GM didn’t know how good it had it in 2002. We were years away from the Recession, from the bailout, and Americans were clutching to consumerism like there was nothing else to grab hold of. It is in this environment that a couple of executives reportedly took a trip to England that would break my heart some 17 years later.
I never really loved the Cadillac Cien. In 2002, I was more interested in the Hy-wire hydrogen concept car than a mid-engine Cadillac. Hell, I was still obsessed with Monte Carlos and Chevelles more than anything modern from the General. I didn’t exactly connect with its hulking 7.5-liter V12 engine, even though it was listed at 750 horsepower and 450 lb.-ft. of torque.
It was a neat package though. The construction was carbon composite, the suspension was inboard, the engine had direct injection (and cylinder deactivation, if you cared), and there was a paddle-shift six-speed and digital dash.
There were even cool vents that opened and closed for cooling, as noted in Cadillac’s press release:
Electronically controlled air inlets and outlets are integrated into the Cien’s body side. These active vents open and close as required for cooling. Also, air is directed to the V12 engine via intakes beneath the two characteristic sail panels.
But somehow, in 2002, it all seemed silly. A mid-engine Cadillac? Why?
In 2019, things are different. My mustache and I are welcoming the new C8 Corvette, which stuffs a pushrod V8 behind the driver. The Cien, in retrospect, really isn’t all that ambitious, particularly when you realize the name attached with assembling the one working prototype: Prodrive.
Prodrive is the little engineering firm in the UK that handled everything from world-beating Subaru rally cars to Ferrari Le Mans cars to that one tiny prototype car that made Jeremy Clarkson puke that one time on Top Gear.
Prodrive is legit. And it was Prodrive that put the carbon-fiber Cien together.
Indeed, the Cien was from an American car company but was almost entirely British in its development. The designer was Simon Cox working in GM’s UK design studio, and the engine was developed by Cosworth, as the Daily Telegraph reported from the 2002 Detroit Auto Show:
The Cadillac Cien was largely a British concept, designed by GM UK studio chief Simon Cox. The 7.5-litre V12 engine was built by Cosworth in Northampton and assembled at Prodrive near Banbury. It looked wonderful and sounded even better, but is highly unlikely to be made.
The Telegraph elaborated that the car wasn’t unfeasible so much as it was undesirable to a certain GM exec:
Lutz held out more hope for making the Chevrolet Bel Air concept, perhaps even selling it in Europe in spite of a solid beam rear axle that will ensure a somewhat choppy ride over Britain’s poorly maintained roads.
But there was more to GM management than Lutz, and Autoweek reported soon after that a few other GM executives, one with a name you may recognize, took a trip over to the UK to see about putting the Cien into limited production. After all, the Cien debuted at the 2002 Detroit show, same as the Ford GT, another international production that did get put on sale:
This could get interesting: General Motors sources say specialty-vehicle executives John Heinricy and Mark Reuss, along with Corvette chief engineer Dave Hill, recently took a trip to the United Kingdom to visit boutique automakers. Their hope is to find one capable of building up to 300 Cadillac Ciens a year. Tom Walkinshaw’s TWR was on the agenda, as was David Richards’ Prodrive outfit.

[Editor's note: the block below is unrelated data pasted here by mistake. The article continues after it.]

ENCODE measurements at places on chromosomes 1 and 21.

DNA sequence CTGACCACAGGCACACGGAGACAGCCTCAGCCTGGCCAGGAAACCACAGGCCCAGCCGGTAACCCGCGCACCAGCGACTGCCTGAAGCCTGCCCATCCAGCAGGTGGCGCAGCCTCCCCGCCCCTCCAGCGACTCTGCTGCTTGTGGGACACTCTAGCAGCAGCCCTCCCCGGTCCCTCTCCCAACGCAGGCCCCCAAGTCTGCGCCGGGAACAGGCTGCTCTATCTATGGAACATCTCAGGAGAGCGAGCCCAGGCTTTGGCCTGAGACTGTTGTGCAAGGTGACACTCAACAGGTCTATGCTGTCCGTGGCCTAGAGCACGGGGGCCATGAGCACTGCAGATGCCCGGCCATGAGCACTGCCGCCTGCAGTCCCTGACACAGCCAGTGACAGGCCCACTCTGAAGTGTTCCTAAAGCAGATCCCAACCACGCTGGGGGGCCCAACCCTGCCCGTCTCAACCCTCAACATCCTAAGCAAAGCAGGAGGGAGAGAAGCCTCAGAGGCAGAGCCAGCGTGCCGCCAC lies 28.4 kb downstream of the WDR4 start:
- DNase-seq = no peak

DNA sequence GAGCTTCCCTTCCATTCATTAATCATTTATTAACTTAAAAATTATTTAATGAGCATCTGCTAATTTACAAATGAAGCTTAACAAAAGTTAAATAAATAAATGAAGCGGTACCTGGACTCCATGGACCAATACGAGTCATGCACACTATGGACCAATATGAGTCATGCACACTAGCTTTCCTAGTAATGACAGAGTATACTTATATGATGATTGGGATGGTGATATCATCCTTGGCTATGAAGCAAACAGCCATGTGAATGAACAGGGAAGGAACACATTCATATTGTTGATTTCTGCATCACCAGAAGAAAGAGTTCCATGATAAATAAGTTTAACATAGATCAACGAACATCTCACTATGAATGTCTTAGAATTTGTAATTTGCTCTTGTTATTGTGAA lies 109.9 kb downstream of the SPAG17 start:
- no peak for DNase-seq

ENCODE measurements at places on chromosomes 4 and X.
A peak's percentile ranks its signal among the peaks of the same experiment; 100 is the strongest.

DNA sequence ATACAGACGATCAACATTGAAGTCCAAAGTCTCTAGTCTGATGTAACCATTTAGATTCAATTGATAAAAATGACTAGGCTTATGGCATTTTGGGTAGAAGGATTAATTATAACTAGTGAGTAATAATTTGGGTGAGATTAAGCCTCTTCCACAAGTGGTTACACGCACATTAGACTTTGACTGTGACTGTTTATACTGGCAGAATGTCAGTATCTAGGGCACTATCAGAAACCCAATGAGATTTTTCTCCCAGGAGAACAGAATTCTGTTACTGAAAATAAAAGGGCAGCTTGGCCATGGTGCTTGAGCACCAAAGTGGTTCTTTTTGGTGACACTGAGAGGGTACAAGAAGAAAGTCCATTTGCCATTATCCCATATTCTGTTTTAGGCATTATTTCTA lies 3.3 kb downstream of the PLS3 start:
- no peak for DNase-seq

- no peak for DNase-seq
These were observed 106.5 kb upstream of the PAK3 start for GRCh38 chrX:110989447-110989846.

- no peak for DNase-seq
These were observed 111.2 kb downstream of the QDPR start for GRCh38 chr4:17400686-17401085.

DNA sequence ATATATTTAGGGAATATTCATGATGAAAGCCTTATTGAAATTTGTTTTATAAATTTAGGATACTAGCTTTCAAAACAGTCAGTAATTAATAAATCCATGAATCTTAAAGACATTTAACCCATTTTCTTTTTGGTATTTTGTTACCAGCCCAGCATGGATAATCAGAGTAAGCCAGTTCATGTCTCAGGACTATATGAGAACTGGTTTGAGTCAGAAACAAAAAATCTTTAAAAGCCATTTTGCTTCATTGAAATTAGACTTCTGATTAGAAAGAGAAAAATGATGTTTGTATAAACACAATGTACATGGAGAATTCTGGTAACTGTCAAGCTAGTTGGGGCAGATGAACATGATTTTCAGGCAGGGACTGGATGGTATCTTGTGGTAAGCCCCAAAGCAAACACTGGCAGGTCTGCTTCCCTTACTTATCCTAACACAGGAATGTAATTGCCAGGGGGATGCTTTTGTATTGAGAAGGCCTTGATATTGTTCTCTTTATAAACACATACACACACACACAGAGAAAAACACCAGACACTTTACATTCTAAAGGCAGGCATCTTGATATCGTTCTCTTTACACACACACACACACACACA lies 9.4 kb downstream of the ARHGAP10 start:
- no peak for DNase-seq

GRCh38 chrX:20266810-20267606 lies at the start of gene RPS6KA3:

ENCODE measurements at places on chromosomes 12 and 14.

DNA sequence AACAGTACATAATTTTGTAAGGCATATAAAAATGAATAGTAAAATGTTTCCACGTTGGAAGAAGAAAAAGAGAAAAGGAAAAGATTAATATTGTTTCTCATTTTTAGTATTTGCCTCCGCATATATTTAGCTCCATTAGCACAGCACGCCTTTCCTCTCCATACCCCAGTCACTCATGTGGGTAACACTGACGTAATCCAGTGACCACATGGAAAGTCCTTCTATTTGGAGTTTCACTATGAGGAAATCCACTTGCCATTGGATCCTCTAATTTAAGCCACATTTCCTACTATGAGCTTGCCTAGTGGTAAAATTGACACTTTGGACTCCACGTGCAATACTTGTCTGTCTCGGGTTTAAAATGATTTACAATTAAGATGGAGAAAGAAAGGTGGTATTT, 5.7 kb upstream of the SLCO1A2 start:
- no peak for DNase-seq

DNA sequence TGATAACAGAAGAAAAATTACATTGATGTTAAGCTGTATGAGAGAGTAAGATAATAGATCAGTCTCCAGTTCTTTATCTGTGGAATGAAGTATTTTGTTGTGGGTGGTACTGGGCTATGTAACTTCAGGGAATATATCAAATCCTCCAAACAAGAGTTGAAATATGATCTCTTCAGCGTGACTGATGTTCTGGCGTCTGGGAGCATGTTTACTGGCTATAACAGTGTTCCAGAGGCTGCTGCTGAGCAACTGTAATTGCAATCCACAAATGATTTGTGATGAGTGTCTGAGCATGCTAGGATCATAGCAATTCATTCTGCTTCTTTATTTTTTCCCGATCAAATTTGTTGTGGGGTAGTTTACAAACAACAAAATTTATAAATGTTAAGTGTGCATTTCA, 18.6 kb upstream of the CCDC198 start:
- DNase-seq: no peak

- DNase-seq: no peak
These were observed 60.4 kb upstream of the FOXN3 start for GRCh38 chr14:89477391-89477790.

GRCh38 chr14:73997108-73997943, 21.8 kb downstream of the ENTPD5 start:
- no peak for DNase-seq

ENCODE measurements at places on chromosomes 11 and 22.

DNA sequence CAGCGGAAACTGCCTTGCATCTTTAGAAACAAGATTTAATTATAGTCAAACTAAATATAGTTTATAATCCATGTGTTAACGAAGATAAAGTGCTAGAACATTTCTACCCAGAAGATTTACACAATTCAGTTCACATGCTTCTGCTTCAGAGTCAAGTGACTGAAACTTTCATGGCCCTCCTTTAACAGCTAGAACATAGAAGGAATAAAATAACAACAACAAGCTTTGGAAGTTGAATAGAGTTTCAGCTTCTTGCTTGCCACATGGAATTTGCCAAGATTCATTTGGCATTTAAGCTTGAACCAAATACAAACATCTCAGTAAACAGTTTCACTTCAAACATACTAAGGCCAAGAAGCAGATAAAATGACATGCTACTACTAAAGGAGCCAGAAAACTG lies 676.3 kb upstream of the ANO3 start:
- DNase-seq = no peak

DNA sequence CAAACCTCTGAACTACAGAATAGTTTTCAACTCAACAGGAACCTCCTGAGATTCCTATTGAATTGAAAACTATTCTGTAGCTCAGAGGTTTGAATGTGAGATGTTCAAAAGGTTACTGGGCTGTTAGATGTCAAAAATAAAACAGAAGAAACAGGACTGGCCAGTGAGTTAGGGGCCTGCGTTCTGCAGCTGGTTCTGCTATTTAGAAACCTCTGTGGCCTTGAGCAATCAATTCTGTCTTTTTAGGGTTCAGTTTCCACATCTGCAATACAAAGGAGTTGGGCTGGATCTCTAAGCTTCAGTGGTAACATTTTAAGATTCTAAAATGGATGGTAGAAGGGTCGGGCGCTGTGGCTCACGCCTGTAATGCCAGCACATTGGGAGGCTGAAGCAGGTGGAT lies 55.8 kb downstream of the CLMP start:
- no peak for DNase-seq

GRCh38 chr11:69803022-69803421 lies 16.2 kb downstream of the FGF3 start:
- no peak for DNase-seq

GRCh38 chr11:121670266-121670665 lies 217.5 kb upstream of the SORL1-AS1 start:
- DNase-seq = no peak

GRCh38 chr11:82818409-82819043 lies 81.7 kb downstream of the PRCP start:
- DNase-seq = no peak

No firm decision has been made about producing the Cien, sources say, but the trip indicates GM is leaning toward a limited-production run. Ford’s unexpected announcement that it would produce a short run of cars based on its GT40 concept may have increased GM’s interest in a competitive response. GM’s decision should come before summer’s end.
Mark Reuss is president of GM at the moment, but back in 2002 I guess he either didn’t like what he saw or didn’t have enough pull to get the Cien into production as Autoweek reported again just before summer’s end in 2002, that GM didn’t think the market was strong enough for a $200,000 car:
Sadly, now comes word that, amid an uncertain economic climate, Cien’s business case doesn’t stack up against the General’s myriad of other needs, such as viable, profitable small cars, performance cars for every division including Cadillac, and more and better trucks.
GM Performance Division chief Mark Reuss told AutoWeek an internal review completed in the past few weeks didn’t support building the $200,000 car—at least not now. But while in the past that kind of high-level decision would have killed a project for good, the climate inside GM today allows for shelving a project with hope of bringing it back.
“Right now, we’re deciding not to spend the money on it, but that doesn’t mean it couldn’t come around again in the future,” Reuss said. “In the past that would have been the final decision, but today we realize we ought to have a couple of shelves full of products we go back and do, depending on the situation.”
Reuss went on to say that it wasn’t one particular part of the car that busted its budget, so much as the whole thing together.
It’s painful to think that GM, high before the fall of ‘08, could have sent this thing out into the world for, say, 300 people to rip around in. The whole shithouse was only a few years away from coming down. Could we not have just lived a little lavish?